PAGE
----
Corn, by and large, is genetically modified. We need to avoid that. But if you have access to organic rice or corn and can limit the amount that you consume, based upon being concerned about the carbohydrate event, then you could have some on your plate.”
Consider the Timing of Your Meals
The timing of your food intake is another factor that can have a significant impact on your health. As noted by Perlmutter, “This takes us to the area of what we call chronobiology. That is, [we need to try] to reconnect with the cycles of nature daily, seasonally and yearly, in terms of what we do to our bodies.”
One important strategy is to eat dinner on the early side; definitely at least three hours before bedtime. “We don’t want to be eating just before we go to sleep because of the blood sugar and insulin issue, and how that affects quality of sleep,” Perlmutter says. Then, consider fasting for the remainder of the evening and night, until noon or 2 p.m. the following day.
“As you get more and more facile from a physiologic perspective, with respect to mobilizing fatty acids and using them as fuel, then protracting your breakfast to noon or 1 or 2 in the afternoon will get easier and easier,” he says, adding:
“I think there’s a lot said about doing that and also eating within an eight-hour window … and during the other 16 hours … you’re not eating. That seems to have some really salubrious qualities about it as well …
I think the notion of getting into ketosis is important, done the right way. It doesn’t mean abandoning all carbohydrates. One of the biggest issues I see is that individuals jump on this no-carb approach, eat more fat and protein, and they feel crappy. They feel constipated.
The reason is because they’ve abandoned a very important carbohydrate called dietary fiber. We don’t want to do that. We want to make sure that this is a diet that’s rich in dietary fiber and that we’re getting adequate amounts of minerals, like magnesium, potassium and sodium …
We still want to emphasize that a variety of different-colored vegetables are good for you. Some people think that a ketogenic diet is basically Atkins redox. We’re eating pork rinds, cheese and eggs all day. That’s not what this is about.
You can be fully vegetarian and engage in a ketogenic diet easily by paying attention to fiber, minerals [and] adequate resources for B12, vitamin D and other B vitamins, just to make sure that you’ve covered the bases.”
In the interview, Perlmutter also addresses some of the genetic factors and the influence of both exercise and nutrition on genetic expression, so for additional information, listen to the interview in its entirety, or read through the transcript. For the most in-depth coverage, be sure to pick up the revised and updated copy of “Grain Brain: The Surprising Truth About Wheat, Carbs, and Sugar — Your Brain’s Silent Killers.”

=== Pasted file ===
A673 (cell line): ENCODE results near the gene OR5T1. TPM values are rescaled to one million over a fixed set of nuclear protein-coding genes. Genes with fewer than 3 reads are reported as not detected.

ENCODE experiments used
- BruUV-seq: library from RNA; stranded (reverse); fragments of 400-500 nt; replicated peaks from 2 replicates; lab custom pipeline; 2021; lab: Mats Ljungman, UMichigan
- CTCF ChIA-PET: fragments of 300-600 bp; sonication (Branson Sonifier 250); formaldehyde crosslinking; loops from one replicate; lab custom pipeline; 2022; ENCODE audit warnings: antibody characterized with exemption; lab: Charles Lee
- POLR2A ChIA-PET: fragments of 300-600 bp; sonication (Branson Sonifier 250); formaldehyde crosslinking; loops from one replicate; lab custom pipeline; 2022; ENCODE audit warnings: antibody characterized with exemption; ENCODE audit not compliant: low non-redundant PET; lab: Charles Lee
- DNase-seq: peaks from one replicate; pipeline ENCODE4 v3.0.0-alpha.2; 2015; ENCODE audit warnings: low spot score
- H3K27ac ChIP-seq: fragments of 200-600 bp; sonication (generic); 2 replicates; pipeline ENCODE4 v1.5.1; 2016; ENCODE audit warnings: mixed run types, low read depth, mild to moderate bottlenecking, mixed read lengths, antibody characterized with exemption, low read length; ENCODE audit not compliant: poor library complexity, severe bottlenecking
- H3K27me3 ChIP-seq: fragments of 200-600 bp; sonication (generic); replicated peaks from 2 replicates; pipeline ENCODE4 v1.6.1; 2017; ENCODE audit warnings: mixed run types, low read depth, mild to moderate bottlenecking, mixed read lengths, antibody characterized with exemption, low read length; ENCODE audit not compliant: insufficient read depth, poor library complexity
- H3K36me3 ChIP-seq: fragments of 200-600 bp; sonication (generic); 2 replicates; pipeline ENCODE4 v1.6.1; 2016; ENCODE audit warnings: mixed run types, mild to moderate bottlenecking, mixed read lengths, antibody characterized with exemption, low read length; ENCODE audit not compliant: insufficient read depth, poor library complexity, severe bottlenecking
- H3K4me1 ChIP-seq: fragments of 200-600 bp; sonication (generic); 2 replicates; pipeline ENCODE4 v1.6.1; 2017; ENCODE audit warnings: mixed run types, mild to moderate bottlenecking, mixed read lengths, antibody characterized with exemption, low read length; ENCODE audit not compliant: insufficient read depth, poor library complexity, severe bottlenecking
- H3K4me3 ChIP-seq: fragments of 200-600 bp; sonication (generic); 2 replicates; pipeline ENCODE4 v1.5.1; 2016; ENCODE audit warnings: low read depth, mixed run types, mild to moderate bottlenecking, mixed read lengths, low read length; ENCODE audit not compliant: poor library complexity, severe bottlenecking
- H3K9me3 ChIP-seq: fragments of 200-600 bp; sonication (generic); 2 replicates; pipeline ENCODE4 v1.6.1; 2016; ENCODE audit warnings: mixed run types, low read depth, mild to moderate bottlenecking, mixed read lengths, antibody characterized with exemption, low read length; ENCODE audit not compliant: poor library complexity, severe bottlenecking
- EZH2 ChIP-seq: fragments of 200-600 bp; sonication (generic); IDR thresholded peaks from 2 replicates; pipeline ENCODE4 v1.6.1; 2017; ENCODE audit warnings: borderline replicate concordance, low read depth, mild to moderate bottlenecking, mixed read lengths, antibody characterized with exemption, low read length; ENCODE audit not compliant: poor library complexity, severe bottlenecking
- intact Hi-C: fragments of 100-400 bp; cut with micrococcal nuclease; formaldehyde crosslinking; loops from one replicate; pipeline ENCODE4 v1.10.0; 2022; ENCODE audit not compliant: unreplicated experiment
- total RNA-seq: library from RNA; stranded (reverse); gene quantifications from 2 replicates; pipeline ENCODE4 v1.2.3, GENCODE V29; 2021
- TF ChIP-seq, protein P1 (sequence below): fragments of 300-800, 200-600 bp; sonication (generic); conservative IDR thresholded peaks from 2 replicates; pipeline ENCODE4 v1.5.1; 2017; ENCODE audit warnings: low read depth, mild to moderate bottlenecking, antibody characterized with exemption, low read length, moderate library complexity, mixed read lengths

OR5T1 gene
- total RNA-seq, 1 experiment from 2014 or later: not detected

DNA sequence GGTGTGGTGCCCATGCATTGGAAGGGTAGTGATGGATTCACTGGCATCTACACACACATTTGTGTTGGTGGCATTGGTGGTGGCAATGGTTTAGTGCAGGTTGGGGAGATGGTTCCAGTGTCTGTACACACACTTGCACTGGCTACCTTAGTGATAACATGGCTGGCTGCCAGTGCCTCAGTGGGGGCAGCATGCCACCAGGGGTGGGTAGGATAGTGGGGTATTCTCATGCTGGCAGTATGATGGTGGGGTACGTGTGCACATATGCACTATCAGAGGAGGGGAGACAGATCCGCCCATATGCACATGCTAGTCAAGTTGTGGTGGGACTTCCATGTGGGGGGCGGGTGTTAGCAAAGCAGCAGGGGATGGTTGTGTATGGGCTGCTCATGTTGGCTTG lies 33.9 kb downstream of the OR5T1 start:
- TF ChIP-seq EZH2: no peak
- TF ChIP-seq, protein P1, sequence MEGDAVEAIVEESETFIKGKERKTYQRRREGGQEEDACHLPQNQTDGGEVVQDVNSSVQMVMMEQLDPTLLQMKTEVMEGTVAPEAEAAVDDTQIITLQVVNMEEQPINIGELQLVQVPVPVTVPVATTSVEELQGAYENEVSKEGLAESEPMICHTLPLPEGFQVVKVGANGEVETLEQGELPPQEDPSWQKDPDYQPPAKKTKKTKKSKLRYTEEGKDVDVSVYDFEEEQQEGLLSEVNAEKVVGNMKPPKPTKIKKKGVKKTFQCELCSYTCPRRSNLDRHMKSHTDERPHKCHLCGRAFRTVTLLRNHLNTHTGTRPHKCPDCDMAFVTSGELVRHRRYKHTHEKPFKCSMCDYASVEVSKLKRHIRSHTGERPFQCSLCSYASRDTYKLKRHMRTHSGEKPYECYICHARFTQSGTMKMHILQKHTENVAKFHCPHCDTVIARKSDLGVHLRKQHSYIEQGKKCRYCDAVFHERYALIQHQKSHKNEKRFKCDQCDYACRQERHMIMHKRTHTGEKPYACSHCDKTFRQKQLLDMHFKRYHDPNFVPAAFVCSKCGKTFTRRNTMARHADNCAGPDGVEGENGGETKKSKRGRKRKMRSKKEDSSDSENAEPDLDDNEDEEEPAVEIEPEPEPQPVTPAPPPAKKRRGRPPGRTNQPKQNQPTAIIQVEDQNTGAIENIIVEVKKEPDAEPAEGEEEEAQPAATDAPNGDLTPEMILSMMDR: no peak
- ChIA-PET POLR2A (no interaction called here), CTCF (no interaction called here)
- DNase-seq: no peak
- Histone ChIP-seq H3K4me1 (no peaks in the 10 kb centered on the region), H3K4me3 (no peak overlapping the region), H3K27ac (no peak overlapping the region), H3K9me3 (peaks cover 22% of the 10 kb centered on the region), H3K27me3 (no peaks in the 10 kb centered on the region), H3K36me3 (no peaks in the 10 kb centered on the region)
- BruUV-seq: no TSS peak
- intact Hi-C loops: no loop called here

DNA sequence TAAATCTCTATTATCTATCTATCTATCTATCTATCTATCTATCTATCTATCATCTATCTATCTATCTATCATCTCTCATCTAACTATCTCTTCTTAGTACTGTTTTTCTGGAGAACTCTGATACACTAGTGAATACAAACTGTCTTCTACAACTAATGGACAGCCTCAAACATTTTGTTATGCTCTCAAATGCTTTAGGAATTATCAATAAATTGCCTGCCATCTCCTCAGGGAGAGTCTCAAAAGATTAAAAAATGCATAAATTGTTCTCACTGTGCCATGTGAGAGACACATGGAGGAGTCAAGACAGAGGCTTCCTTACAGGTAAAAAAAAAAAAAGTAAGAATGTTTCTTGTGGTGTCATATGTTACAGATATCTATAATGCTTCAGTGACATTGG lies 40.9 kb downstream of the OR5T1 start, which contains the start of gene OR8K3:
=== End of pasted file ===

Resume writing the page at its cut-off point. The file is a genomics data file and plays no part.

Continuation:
“I had the opportunity a few months ago to deliver a lecture at the World Bank, an international monetary fund, about the global impacts of Alzheimer’s and other chronic degenerative conditions being based upon the Westernization of the global diet and why we need to really pay attention to this,” Perlmutter says.
“I’m also looking forward to visiting the largest purveyor of food on planet Earth to give a lecture, and hope we can be influential in making some changes. What I’m saying is, the work continues. I think that it’s work that has to be done even if it’s a small percentage change in the destiny of global health. Because, boy, it sure is worth it.”
Dr. Joseph Mercola is a physician and New York Times best-selling author.
He was voted the 2009 Ultimate Wellness Game Changer by the Huffington Post and has been featured in several national media outlets including Time magazine, LA Times, CNN, Fox News, ABC News, the Today Show and The Dr. Oz Show.
His mission is to transform the traditional medical paradigm in the United States into one in which the root cause of disease is treated, rather than the symptoms.
In addition, he aims to expose corporate and government fraud and mass media hype that often sends people down an unhealthy path.
Sources and References
- 1 BMJ Case Reports 2018; doi:10.1136/bcr-2017-221854
- 2 Health Day October 10, 2018
- 3 CNN October 10, 2018
- 4 The Complete Guide to Fasting, Jason Fung
- 5 NEJM August 8, 2013; 369:540-548
- 6 Journal of Alzheimer’s Disease 2017; 57(2)
- 7 Neurology November 12, 2013: 81(20); 1746-1752
- 8 Diabetologia (2018) DOI: 10.1007/s00125-017-4541-7
- 9 Alzheimer’s & Dementia, 2018; DOI: 10.1016/j.jalz.2018.06.3059
- 10 Science Daily September 25, 2018
- 11 Journal of Neuroscience, April 27, 2005: 25(17); 4217-4221
- 12 Neurology March 14, 2018
- 13 Neurology December 27, 2017, Practice Guideline Update Summary: Mild Cognitive Impairment
- 14 AAN Press Release December 27, 2017